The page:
Variety’s donation to Inner-City Arts in my name

By Joy A. Kennelly

Finally picked up my mail the other day and one of the nice cards I received was from “Everyone in the Features Department” of Variety. I don’t know everyone there, but thank you for thinking of me!

It was especially gratifying to see that a donation to Inner-City Arts had been made in my name. Here’s the description from their web site:

Inner-City Arts offers opportunities for children to build artistic self-expression, enhancing their ability to perform both creatively and academically in challenging environments. Our children learn to communicate feelings and ideas in the universal language of art, and are empowered to apply the skills they have learned to their regular academic programs. Most importantly, children are able to see themselves as valuable, worthy and capable of reaching goals.

We believe that the arts are vital for personal and cultural development and they connect the individual to their community and to the larger world. Our philosophy is that by validating the creative impulses and uniqueness of each student, we provide a bridge between the artistic experience and the development of the whole child and increased academic achievement.”

Variety was very thoughtful to choose a charity that I personally can recommend because of the art influence. Now perhaps when other artists, philanthropists, business people, and others read this blog they will be inspired to get involved in some small way.

Thanks Variety Features Department!

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Jeffrey Godsick, President of Marketing Fox/Walden – Marketing to Children

By Joy A. Kennelly

Listening to President of Marketing for Fox/Walden, Jeffrey Godsick, speak last week, I thought it very funny that although the Internet is hugely popular and only becoming more so, he hated it and didn’t want to know about it, just hired people who knew it and let them run with it. That always makes me chuckle.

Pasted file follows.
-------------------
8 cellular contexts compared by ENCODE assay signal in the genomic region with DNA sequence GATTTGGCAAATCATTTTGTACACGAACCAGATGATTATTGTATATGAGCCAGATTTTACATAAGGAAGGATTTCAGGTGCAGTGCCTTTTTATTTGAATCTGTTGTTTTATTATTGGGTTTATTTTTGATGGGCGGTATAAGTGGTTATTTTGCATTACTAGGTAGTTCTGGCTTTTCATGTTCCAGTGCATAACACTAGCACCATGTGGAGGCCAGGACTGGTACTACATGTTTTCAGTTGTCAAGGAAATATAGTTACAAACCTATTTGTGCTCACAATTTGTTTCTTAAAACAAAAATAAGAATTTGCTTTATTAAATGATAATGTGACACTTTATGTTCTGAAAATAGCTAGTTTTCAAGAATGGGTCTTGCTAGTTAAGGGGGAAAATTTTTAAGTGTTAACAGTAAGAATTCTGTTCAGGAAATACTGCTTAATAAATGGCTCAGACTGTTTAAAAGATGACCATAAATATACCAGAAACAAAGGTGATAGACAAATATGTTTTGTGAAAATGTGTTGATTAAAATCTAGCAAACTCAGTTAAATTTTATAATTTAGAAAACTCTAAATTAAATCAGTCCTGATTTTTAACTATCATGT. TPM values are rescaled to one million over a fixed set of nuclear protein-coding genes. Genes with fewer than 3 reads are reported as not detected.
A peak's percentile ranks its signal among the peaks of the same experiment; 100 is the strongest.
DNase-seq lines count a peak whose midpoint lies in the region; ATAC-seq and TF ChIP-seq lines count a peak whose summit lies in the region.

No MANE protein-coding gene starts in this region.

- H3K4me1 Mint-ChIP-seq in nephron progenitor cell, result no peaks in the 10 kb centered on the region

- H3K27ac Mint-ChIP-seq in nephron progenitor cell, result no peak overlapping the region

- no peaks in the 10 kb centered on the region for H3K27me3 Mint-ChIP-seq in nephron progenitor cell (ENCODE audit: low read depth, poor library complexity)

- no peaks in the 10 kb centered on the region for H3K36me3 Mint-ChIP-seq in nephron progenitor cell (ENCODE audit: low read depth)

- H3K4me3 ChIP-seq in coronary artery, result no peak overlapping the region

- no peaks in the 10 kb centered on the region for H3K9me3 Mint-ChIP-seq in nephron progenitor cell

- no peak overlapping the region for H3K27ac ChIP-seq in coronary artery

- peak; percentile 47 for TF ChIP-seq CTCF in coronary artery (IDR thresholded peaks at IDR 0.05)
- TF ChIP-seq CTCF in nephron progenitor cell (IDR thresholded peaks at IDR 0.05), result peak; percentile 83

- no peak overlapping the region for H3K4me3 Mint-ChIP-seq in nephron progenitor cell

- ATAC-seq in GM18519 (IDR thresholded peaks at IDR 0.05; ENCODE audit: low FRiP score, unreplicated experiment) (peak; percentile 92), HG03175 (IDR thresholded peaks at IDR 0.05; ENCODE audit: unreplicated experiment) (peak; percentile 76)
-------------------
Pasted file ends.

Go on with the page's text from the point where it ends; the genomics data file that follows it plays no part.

When I attended the Online Media, Marketing and Advertising Conference this past year, it was amazing to me how behind a lot of the major studios are in regards to internet marketing. Makes it obvious why the Writer’s Strike had to happen and why it’s taking so long to get resolved. If you don’t understand something, wouldn’t you stall too?

However, that’s a story for another day. Today I want to discuss Godsick’s conversation (during the Entertainment Public Relations class I have been taking over at UCLA Extension lead by Julian Myers) because he’s quite knowledgeable overall and very generous with his wisdom.

Running a new division, his goal is to produce and market five-seven films a year in the near future. Currently, they produce about two to three. What I found interesting with their development process is that eight people from all areas of this company – marketing, finance, production, and others sit in on the development process and have a say in what gets green lit and what doesn’t.

Maybe that happens in other studios too, but when I was working for FOX in Creative Development years back with Stu Smiley and Nena Rodrigue, that department seemed very separate from the rest of the departments. I doubt marketing had any say in anything until the TV show was in the can.

Maybe it’s different in film and maybe my memory fails me, but I thought Fox/Walden had a very unique business style they’ve incorporated in their 20 person division. Asking the question, “Who are you making the film for?” seems rudimentary, but so often people just slap something together hoping they’ll find their audience.